**  The same dogs attacked a horse on ride day (the horse wasn't in their camp, she was on our trail on the far side of a sizable creek) while the rider was on the ground.  The horse got scared and ran.  She still hasn't been found.  I'm a little sorry that Fee didn't stomp them when she had the chance.

Maybe I need to have a "safety switch off" command?  "Coconut rum, Fiddle!"  = "WHAM!"

Something to consider.

Wednesday, June 29, 2011

In which I spend nine days in the wilderness and take a few pictures

The Renegade ridecamp is held in a popular camping and recreation area.  It's beautiful, well-kept, and just remote enough to appeal to people who want to "get away from it all" without having to hike for a week into the backcountry.  

That means that the "parade" past my rig each morning was always worth getting out of bed to watch:
 (The jeepers were very well-behaved this year, as they almost always are; last year we had some big problems with jeepers pulling down our ribbons and scratching out the lime marks on the trails, but this year we were back to peaceful co-existance).


Several backcountry horse groups met up for day rides and overnights while we were in camp.  They are great people, and we like sharing trails with them
 (even if they do go r-e-e-e-e-eally slowly most of the time!)


It's "blooming time" in the mountains for many of the flowers:
 Paintbrush
 Lupin


Yarrow and Wild Garlic (Onion??)
Outstanding in the field!  This field of flowers was also full of happy little bees--they sounded like teeny-tiny motorcycles as they zoomed from bloom to bloom.


A better photo of Paintbrush

Not sure what this flower is called, but there's a little mountain butterfly that is exactly the same size and shade of purple!


Wild strawberry


Oregon Grape
Ladyslipper (???)

Trillium


Wild roses


The trees were also blooming, and most of us had to take allergy meds because cottonwood pookh was everywhere.  The evergreen trees were showing plenty of new growth as well:


This was a very strange plant.  Some were perfectly ordinary, but nearby, others were covered in black ants.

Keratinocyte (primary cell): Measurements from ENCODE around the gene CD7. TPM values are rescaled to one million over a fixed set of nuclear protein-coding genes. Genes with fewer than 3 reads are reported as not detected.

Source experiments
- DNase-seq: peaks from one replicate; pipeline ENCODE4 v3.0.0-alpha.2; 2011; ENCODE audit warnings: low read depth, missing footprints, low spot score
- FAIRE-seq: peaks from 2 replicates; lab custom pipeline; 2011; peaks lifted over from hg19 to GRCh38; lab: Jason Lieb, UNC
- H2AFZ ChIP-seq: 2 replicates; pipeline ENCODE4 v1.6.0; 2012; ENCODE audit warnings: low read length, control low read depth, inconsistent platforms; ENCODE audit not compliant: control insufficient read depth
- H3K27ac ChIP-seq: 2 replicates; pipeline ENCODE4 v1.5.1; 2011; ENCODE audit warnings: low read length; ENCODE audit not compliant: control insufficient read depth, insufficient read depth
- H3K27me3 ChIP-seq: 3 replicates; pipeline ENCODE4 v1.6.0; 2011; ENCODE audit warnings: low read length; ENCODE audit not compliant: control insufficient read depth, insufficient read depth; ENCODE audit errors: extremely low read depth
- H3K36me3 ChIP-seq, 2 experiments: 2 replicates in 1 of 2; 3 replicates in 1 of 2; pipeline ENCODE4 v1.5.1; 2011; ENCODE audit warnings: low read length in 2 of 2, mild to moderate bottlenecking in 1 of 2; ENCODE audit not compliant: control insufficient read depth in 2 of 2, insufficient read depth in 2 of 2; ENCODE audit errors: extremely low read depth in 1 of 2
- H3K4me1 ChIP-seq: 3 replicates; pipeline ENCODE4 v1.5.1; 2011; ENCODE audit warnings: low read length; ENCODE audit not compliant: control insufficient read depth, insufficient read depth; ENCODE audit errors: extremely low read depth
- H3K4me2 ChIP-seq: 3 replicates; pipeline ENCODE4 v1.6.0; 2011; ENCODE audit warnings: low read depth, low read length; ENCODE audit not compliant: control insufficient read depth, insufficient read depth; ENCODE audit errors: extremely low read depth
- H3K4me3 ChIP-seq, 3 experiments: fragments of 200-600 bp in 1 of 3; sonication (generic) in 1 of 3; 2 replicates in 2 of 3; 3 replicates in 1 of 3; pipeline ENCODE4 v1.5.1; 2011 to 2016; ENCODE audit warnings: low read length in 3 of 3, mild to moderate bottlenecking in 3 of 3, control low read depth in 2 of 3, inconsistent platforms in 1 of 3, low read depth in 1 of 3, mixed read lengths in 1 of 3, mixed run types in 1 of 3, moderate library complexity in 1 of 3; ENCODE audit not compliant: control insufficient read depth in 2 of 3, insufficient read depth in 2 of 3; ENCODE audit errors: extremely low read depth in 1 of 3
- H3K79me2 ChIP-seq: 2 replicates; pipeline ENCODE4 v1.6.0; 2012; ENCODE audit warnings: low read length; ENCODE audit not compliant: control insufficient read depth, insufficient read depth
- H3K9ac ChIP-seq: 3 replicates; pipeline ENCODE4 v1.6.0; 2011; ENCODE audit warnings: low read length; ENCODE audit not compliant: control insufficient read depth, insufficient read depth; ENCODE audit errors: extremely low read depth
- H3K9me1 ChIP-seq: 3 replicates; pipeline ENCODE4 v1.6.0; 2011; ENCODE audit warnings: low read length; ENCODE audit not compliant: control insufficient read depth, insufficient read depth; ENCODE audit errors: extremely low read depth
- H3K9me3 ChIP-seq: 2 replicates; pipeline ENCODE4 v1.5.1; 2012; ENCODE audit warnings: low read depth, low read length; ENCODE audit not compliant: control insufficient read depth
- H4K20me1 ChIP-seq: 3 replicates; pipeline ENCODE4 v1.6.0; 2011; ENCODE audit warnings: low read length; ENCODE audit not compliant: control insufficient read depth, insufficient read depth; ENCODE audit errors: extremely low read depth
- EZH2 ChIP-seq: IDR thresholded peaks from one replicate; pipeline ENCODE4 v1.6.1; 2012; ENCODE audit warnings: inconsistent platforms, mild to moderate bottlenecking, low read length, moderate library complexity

I have no idea what kind of plant it is, or why the ants were so crazy about some individuals but not others.  I didn't want to get too close, either.  Ants kinda give me the creeps.

Even the fungi were growing like crazy:
This one (above) looked exactly like the bottom of a pineapple.

Speaking of fungi:


This was a bumper-crop year for morel mushrooms, and our group made several forays into the forest to find bunches of them.   Yum!

I have never seen so many elk in a single week.  Our trail is at precisely the same elevation as the best elk-forage.  The elk are usually much higher on the mountain when we hold our ride, but the longer-than-usual winter and cooler-than-usual spring weather has kept the elk (and the lush grass) down in the lower meadows.
 We not only encountered elk on the trails and meadows, but also frequently saw them close to the roads.  Mike and Gail installed an "elk-catcher" on their truck this year, similar to the "cow-catchers" on the front of old trains!

There was at least one elk who didn't survive the winter:
Closer examination of the leg show that the hoof of this animal is not quite right:
so it was probably injured and was taken down by one of the cougars in the area.  We didn't see any other sign of cougars, but we know they're there.  We did see bear sign, but didn't see any bears.

I also saw plenty of wildlife that didn't stand around to be photographed, including a barred owl, many Western Tanagers, a bunch of very vocal ravens, either a bunch of red-tailed hawks or a single hawk who followed me frequently, and a white-footed hare (snowshoe hare???).

A lot of the time, my view looked like this:
 cracked front window of Gail's truck

 So I hopped out of the truck frequently to take pictures without the window in the way.

 I also took a lot of photos of Madeline and Hana.

But mostly, what I took pictures of
 were
 DRAGON'S
 EARS!


 Life is good.